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What students should know about forensic psychology from a specialist in the field

With a surge of awareness from many mainstream media outlets and a newfound push to teach the importance of mental health, psychology has never been more popular and readily accessible to the public. Although there has been an increase in awareness, there are still many fields and subjects of psychology that are not as commonly popular or are simply unknown. 


What is forensic psychology?

Interest in forensic psychology has surged in recent years, primarily due to such television programs as “Criminal Minds,” where criminal profilers have an almost psychic ability to give elaborate personality and behavioral descriptions of perpetrators (“UNSUBs”). This is a misconception of the role that forensic psychologists play and leads to confusion about who is a forensic psychologist. Since forensic psychology is a relatively new field within psychology, it is still having growing pains. Thus, it would probably be best to start with a definition.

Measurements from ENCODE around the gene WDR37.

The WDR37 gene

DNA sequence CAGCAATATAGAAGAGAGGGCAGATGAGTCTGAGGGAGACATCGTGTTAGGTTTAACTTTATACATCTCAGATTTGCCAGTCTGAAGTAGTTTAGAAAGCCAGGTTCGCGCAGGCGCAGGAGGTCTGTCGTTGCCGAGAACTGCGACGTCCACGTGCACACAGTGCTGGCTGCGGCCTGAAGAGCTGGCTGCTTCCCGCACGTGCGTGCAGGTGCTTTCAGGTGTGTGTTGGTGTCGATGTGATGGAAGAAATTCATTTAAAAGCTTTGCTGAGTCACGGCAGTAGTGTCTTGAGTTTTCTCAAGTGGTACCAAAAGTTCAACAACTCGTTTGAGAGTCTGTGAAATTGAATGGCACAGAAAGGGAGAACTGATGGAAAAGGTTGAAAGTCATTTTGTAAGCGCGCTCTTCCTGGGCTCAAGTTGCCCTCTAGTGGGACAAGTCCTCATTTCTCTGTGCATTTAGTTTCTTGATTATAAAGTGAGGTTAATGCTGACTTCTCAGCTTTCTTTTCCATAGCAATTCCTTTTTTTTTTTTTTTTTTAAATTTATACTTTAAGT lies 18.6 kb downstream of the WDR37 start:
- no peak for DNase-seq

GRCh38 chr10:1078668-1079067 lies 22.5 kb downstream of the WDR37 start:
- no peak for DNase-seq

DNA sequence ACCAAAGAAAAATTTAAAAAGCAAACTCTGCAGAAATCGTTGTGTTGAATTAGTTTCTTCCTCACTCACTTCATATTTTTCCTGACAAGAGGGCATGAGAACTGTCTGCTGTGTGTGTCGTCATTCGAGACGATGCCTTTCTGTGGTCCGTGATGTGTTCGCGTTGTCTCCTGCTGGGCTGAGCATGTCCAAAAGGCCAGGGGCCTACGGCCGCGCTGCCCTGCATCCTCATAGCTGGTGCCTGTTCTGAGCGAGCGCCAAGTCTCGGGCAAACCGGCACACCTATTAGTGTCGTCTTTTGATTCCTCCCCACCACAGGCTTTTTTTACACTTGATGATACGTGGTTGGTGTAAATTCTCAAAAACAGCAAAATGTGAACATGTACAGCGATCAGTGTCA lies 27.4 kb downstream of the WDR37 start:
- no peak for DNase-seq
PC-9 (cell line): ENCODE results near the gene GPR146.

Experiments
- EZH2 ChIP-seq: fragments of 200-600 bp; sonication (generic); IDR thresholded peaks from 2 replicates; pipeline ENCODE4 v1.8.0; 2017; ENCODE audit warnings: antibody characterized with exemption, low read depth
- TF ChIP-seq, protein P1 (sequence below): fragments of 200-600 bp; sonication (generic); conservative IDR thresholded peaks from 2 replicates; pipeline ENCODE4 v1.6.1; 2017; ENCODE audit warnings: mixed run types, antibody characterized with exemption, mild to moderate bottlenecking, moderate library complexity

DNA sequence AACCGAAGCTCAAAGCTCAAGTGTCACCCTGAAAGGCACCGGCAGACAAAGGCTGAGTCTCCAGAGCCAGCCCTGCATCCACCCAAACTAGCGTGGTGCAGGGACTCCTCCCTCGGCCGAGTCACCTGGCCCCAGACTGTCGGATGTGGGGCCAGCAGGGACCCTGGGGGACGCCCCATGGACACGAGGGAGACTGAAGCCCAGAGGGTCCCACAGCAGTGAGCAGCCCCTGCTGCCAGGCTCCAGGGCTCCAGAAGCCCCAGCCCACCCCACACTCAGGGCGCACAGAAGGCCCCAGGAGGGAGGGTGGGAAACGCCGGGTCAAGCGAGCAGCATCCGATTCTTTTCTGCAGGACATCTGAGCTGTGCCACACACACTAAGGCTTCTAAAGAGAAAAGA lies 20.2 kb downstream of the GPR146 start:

Master’s careers in psychology

For most careers, providing professional services using psychological knowledge requires a doctoral degree in psychology, and these careers are often called professional or health service psychology. However, psychology careers for individuals holding master’s degrees are available in multiple occupational settings and in fields across the discipline. The demand for jobs at this level of training is reflected in the growth of master’s psychology degrees — from slightly below 18,000 in 2003 to nearly 28,000 in 2013. Similarly, the National Science Foundation reports growth during the past decade in research-focused psychology master’s degrees: approximately 15,000 in 2003 and 22,000 in 2011.